The Enduring Charm of Cast Iron


One of a pair of Nineteenth Century cast iron eagles retaining their original painted surfaces.

Perhaps more used to seeing cast iron sculptures in the form of the angels, pixies, gnomes and garden critters that populate suburban gardens, visitors to Antiques at the Armory, produced by Stella Show Mgmt Co, January 20-22, can discover some robust and rare antique examples in the booth of Judith & James Milne as part of the folk art coming to the 26th Street Armory.

Says dealer Judith Milne, “If one thinks about the majority of cast iron sculptures, one realizes that the pieces were made for places where they would be exposed to the weather.” Examples on display by the New York City couple include building architectural forms, such as a pair of Nineteenth Century eagles that retain their original painted surfaces, weathervanes, exemplified by a Nineteenth Century rooster in old paint, and items for the garden or entrance way, represented by a Nineteenth Century standing dog in old black paint.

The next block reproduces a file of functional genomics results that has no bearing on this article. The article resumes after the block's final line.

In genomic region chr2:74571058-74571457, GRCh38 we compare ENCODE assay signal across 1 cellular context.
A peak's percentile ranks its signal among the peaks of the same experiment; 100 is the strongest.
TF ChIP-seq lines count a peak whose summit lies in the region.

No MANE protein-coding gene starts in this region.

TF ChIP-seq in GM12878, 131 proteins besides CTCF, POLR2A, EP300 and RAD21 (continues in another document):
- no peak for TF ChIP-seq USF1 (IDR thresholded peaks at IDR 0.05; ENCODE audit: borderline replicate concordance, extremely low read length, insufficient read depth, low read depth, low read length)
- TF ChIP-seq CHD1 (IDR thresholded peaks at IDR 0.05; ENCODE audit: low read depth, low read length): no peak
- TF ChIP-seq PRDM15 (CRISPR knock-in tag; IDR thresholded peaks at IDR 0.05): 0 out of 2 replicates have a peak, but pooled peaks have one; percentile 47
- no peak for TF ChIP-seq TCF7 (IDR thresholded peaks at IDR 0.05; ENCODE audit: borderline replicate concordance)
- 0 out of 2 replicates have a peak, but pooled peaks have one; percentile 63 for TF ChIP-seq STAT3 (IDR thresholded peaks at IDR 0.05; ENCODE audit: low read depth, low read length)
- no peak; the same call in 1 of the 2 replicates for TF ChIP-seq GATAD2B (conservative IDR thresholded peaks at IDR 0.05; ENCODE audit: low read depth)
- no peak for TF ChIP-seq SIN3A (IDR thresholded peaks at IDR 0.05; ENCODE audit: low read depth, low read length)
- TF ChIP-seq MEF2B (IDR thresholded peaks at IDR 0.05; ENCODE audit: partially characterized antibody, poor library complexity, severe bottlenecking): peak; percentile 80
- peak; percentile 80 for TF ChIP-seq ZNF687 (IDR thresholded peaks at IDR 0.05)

“Since all these locations required a durable material, cast iron was an obvious but more expensive choice for the homeowner,” she adds. There were many foundries operating in the Northeast during the Nineteenth Century. The Milnes believe the dog was made in an iron foundry in Poultny, Vt., .while the rooster comes from the Rochester Ironworks foundry in New Hampshire. The eagles came off a building in Chicago. “All have come into the Twenty-First Century in good condition due to the iron,” says Judith.

Nineteenth Century standing dog in old black paint.

Check out these enduring — and endearing — examples of folk art at the Milnes’ booth and visit their website at http://www.milneinc.com. For show information, http://www.stellashows.com or 973-808-5015.

-W.A. Demers

Nineteenth Century cast iron rooster in old paint.

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